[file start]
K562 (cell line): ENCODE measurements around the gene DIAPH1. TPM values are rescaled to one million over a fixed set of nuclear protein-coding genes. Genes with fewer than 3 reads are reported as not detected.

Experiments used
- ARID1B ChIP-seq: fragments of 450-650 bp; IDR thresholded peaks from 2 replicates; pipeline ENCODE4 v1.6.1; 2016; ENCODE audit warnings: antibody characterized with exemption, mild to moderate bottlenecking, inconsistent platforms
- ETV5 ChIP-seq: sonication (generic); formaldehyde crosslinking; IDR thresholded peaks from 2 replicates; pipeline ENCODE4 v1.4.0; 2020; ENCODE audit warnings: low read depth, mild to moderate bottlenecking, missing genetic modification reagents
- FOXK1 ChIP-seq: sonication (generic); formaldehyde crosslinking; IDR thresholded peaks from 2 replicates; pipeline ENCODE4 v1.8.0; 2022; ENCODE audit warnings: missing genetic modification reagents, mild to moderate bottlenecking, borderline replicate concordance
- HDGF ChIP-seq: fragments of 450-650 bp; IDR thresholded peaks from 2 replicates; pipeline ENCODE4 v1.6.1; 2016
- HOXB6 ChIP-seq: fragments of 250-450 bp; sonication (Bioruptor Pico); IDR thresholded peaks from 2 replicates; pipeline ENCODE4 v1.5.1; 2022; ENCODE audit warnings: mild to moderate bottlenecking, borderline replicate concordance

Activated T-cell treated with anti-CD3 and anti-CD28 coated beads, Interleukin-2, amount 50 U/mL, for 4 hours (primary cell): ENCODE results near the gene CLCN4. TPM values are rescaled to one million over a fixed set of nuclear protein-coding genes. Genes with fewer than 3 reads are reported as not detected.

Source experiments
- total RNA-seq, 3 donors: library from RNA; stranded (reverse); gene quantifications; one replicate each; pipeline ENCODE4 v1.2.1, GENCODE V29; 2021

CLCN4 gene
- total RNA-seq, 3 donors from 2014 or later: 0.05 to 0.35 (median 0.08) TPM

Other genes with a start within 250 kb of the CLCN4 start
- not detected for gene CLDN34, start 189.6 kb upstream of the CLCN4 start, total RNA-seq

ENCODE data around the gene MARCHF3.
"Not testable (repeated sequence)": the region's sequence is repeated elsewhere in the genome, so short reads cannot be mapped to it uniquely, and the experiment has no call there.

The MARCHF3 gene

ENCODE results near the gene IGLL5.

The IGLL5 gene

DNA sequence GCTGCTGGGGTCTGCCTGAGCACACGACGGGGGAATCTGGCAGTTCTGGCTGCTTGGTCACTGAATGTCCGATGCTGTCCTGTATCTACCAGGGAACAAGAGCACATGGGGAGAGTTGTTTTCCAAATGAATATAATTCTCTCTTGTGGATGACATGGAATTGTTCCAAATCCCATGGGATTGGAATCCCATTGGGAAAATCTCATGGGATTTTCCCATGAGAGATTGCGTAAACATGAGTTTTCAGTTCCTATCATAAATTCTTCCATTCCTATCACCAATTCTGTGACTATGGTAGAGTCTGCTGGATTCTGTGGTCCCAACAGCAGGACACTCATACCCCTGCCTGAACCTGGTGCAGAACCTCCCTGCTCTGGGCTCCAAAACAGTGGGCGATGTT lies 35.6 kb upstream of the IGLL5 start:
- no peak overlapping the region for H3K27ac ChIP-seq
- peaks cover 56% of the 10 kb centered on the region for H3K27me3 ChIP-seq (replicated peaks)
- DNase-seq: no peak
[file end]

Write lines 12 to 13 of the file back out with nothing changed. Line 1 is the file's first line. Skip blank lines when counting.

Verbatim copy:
- total RNA-seq, 3 donors from 2014 or later: 0.05 to 0.35 (median 0.08) TPM

Other genes with a start within 250 kb of the CLCN4 start